Heating and Hot Water
In most occupied buildings heating and hot water are essential components of the energy mix.
Here in the UK I think it is fair to say that we all require comfort heating for a significant proportion of the year (28-36 week heating season depending on where you are in the UK) and many sites such as Nursing Homes require space heating potentially all year round. Hot water of course is a year round demand on any heating system.
As a result the electricity / gas / oil / lpg / biomass dedicated to heating / hot water is a major part of many buildings energy burden.
There are so many different mechanisms with which you can heat your property that I have split this section into what I have found to be most frequently visited areas for my client base.
I hope that you find this approach useful – if nothing else it helps me get my head around the various options!
- Boilers – so this is where I talk about the different types of boiler plant I have identified, basic details on the way they work and my thoughts on their efficiency / effectiveness
- Heat Pumps – an upcoming area in the world of HVAC – heat pumps have been around for ages but still seem shrouded in myth – no longer – Stewart debunks myths (I hope)
- Electric heating – wall mounted – many buildings have no choice but to work with electric heating – here is where I talk about some systems I have found and like / dislike
- Electric Heating – ceiling mounted radiant panels – slightly different approach here – industrial / commercial “black heat” – good for churches by the way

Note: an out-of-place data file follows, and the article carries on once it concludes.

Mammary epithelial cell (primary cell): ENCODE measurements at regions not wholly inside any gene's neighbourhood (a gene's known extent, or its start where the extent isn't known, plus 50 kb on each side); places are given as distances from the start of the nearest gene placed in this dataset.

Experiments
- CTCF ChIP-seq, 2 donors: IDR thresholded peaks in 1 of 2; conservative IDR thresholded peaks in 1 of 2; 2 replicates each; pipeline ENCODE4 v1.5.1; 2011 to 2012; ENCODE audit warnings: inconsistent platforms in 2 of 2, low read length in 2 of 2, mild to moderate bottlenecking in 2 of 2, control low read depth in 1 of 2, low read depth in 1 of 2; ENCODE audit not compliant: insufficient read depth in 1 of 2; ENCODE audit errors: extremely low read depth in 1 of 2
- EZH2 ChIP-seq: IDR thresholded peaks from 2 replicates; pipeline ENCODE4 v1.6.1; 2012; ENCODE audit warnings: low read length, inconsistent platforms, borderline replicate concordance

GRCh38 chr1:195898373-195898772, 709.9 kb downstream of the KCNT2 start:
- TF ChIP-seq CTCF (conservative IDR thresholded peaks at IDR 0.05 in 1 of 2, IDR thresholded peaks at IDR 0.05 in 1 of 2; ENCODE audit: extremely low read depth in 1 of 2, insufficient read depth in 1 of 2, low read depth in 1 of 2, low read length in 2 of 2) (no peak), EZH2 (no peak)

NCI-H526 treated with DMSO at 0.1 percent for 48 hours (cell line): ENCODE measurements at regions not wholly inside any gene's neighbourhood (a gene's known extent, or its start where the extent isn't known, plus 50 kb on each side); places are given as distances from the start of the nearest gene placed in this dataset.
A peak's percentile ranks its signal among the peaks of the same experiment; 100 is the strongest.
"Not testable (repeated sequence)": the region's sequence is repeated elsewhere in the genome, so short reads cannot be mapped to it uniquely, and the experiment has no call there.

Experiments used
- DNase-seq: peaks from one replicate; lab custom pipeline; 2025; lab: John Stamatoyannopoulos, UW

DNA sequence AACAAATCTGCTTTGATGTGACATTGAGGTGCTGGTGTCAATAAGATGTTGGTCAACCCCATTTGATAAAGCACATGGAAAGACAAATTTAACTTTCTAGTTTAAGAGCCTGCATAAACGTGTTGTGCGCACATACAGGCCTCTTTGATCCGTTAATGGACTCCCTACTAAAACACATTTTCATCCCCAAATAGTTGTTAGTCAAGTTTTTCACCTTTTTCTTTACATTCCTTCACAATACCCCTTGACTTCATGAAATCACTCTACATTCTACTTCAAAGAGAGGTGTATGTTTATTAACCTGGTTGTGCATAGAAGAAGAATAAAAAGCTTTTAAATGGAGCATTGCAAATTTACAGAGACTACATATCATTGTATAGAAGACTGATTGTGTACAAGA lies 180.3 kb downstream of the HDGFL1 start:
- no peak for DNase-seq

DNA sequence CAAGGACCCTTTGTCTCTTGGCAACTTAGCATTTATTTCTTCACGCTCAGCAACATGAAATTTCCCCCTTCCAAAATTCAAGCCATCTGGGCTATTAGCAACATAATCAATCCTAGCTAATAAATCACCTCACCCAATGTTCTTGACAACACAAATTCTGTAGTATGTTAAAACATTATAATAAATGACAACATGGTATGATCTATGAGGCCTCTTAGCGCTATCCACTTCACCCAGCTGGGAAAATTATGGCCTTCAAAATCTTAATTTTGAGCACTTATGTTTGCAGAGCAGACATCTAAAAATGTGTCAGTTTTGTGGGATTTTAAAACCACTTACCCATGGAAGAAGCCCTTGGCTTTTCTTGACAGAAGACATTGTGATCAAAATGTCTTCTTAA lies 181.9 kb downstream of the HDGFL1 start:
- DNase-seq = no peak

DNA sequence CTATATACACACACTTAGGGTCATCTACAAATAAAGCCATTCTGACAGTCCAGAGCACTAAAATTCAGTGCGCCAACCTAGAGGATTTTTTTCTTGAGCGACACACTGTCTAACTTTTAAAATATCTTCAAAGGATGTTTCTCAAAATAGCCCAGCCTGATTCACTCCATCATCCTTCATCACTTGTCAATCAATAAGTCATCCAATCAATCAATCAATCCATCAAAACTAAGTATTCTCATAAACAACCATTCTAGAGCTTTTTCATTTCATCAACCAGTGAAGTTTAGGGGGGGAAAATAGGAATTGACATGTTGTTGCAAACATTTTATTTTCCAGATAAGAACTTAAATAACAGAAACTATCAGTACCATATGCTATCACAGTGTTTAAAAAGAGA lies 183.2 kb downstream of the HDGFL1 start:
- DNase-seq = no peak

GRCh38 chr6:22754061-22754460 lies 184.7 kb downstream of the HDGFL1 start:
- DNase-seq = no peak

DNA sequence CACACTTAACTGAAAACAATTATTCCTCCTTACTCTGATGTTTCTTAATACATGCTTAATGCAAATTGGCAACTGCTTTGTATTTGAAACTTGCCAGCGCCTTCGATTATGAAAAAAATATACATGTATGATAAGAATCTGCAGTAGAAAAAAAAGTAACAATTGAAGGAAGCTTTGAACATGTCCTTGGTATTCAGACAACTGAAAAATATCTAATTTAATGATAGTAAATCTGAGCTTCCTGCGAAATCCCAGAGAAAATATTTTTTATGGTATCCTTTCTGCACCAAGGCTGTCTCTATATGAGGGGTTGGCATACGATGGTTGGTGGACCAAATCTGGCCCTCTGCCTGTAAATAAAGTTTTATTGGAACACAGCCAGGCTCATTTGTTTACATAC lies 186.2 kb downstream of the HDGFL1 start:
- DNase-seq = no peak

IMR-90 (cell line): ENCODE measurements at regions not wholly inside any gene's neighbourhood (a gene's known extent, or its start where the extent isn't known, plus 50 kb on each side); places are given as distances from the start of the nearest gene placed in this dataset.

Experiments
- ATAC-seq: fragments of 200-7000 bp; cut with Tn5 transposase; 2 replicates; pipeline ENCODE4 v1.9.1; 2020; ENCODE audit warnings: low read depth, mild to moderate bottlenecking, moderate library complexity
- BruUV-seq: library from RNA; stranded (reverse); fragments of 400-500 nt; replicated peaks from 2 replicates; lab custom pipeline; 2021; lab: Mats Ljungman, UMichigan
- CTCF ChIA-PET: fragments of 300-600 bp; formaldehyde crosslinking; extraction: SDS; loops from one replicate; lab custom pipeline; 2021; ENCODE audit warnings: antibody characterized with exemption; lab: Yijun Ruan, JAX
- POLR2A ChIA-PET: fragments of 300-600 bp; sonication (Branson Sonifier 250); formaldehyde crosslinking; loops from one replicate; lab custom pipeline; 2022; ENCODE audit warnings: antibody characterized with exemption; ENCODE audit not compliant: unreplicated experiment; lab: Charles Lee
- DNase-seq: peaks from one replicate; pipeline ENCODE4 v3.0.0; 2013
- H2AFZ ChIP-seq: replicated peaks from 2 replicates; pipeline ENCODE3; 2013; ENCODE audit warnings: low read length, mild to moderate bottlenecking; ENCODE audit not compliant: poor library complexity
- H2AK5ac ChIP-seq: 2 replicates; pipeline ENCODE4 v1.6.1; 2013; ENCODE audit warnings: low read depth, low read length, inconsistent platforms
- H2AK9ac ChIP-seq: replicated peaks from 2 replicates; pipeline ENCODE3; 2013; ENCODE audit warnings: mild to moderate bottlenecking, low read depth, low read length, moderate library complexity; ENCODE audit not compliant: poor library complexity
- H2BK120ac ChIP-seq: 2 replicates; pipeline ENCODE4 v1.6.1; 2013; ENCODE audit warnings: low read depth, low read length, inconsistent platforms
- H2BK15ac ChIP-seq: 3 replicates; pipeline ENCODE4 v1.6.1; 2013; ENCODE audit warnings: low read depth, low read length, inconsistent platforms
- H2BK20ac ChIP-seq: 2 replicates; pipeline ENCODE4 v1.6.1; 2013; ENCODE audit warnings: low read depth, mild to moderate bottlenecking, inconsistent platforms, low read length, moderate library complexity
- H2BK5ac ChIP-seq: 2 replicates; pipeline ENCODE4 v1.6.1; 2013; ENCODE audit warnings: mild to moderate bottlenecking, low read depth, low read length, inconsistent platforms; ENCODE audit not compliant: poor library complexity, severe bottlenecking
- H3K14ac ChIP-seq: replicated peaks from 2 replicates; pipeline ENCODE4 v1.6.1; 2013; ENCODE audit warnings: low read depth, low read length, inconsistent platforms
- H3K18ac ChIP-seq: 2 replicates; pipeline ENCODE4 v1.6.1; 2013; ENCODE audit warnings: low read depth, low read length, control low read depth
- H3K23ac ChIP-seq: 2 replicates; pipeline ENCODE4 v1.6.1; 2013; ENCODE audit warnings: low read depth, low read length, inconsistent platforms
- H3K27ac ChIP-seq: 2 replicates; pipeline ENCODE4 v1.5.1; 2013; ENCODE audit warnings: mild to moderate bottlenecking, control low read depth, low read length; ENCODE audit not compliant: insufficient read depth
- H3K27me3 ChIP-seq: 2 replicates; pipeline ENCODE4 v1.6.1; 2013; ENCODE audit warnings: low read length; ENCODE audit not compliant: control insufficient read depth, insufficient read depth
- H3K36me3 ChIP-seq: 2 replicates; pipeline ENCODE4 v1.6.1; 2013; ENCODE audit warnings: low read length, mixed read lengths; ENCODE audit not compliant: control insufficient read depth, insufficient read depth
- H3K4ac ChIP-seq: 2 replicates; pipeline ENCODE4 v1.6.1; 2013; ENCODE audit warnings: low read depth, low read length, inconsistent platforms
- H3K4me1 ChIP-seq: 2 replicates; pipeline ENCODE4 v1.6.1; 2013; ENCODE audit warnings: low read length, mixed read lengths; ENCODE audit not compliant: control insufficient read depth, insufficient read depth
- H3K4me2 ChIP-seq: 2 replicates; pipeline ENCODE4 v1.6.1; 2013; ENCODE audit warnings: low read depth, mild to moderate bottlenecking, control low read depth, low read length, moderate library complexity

- Industrial heating – no link here yet work in progress
- Radiators – a wee bit about how to distribute heat from your boiler system effectively
Few energy-saving measures give better payback than improved automatic control, but equally heating and hot water control systems that go wrong can accrue high hidden avoidable costs.
- Frost protection – easily overlooked but potentially very wasteful since by default it is attributable for energy use when there’s nobody around to realise it – it is also difficult to verify that it is actually operating effectively.
- Time control – overridden time controls are most likely to incur needless consumption “out of hours”. Temporary extensions that become permanent. Incorrect and unauthorised changes to settings. Malfunctioning optimizers all contribute to energy waste.
- Temperature control – space temperature set too high, occupants opening windows to compensate for over-heating but not turning off the heating. Air-Con set-points too low and heating ON to compensate – I have actually surveyed an office where heating, cooling and windows open were all happening at the same time in the same space – utter madness.
- Humidity control – too tight limits incur costs, valves and dampers, actuators and linkages failing within chill-and-reheat sections – difficult to spot except during servicing.
- Zone control – each individual zone can have its own time and temperature control faults as described above. Zone control hardware itself can develop faults that cause waste, for example through passing valves or reverse flows allowing idle zones to consume energy when others are active.
- Sequencing control can fail allowing superfluous heating boilers to be left in circuit, dumping heat up the flue, a problem exacerbated by the purge losses as burners start and stop far more frequently than they need to – no superficial sign for occupiers so easily unnoticed.
Controls are great and clearly necessary but they have their limitations.
If anyone can explain this to me I’d be grateful – radiator installation at Castle Howard in Yorkshire.